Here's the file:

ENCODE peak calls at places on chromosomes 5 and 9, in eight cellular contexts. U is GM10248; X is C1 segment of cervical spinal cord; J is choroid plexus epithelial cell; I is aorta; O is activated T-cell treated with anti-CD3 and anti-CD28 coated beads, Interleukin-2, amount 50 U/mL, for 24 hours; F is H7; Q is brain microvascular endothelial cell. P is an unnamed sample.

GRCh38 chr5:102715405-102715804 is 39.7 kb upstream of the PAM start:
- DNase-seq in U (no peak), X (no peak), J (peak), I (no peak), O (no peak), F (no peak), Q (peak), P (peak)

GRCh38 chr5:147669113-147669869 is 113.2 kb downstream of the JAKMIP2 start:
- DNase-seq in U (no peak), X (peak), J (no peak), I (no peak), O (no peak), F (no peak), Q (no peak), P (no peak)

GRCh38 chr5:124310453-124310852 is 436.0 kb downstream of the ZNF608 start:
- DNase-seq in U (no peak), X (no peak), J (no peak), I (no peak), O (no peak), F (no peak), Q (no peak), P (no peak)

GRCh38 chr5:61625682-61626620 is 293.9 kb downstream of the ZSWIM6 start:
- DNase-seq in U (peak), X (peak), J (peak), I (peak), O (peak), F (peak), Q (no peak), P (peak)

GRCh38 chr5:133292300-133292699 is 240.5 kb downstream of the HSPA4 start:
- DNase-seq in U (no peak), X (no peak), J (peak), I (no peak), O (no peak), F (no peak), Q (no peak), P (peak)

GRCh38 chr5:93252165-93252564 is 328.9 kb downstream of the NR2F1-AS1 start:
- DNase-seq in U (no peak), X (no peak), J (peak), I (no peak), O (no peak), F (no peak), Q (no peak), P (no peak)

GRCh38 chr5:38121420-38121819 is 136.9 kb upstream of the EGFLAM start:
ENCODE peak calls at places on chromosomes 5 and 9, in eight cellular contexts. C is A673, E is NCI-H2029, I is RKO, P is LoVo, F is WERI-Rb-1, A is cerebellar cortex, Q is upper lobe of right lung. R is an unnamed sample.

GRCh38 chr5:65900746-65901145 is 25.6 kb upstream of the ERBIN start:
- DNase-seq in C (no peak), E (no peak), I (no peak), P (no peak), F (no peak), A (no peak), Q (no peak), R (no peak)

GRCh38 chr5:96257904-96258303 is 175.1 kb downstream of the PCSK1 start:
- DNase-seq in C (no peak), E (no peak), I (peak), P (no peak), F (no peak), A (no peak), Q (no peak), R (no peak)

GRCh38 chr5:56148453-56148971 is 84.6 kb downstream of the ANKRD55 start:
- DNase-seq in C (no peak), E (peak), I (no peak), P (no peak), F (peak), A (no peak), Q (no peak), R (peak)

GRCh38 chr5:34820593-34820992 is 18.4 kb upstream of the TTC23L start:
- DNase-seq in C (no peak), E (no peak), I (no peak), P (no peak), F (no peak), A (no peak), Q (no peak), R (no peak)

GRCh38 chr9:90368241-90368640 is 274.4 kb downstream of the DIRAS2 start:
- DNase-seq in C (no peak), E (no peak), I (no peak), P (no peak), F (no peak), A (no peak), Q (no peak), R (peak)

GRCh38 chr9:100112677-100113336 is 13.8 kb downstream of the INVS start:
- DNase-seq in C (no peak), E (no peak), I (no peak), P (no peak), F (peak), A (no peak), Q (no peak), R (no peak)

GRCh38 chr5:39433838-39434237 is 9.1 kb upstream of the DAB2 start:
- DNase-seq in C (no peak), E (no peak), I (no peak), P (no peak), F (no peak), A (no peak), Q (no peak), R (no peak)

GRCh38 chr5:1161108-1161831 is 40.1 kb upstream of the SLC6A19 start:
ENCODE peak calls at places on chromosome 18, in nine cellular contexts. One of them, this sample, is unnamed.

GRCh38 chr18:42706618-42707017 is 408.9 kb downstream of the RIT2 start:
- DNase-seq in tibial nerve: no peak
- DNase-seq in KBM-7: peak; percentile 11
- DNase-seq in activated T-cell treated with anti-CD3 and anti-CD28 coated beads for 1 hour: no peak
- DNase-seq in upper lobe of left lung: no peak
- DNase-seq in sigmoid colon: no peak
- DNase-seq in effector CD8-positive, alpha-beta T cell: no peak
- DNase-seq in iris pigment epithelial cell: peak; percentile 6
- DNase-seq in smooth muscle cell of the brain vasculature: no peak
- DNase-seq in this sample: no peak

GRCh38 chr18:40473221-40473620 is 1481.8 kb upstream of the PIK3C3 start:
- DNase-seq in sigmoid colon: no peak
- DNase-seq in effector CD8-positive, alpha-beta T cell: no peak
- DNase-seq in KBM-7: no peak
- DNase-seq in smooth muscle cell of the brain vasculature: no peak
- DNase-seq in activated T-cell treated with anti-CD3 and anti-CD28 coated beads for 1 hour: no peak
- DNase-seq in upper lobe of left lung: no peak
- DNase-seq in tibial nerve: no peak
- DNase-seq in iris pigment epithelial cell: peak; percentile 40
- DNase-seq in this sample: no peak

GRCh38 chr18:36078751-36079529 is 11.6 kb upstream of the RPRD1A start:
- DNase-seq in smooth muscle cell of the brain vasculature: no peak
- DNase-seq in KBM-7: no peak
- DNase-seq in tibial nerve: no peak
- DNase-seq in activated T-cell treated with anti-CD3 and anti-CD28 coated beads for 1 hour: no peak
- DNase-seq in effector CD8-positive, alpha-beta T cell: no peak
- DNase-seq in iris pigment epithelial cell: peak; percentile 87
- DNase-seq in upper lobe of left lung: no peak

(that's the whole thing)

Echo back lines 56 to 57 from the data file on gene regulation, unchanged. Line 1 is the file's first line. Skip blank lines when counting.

- DNase-seq in activated T-cell treated with anti-CD3 and anti-CD28 coated beads for 1 hour: no peak
- DNase-seq in effector CD8-positive, alpha-beta T cell: no peak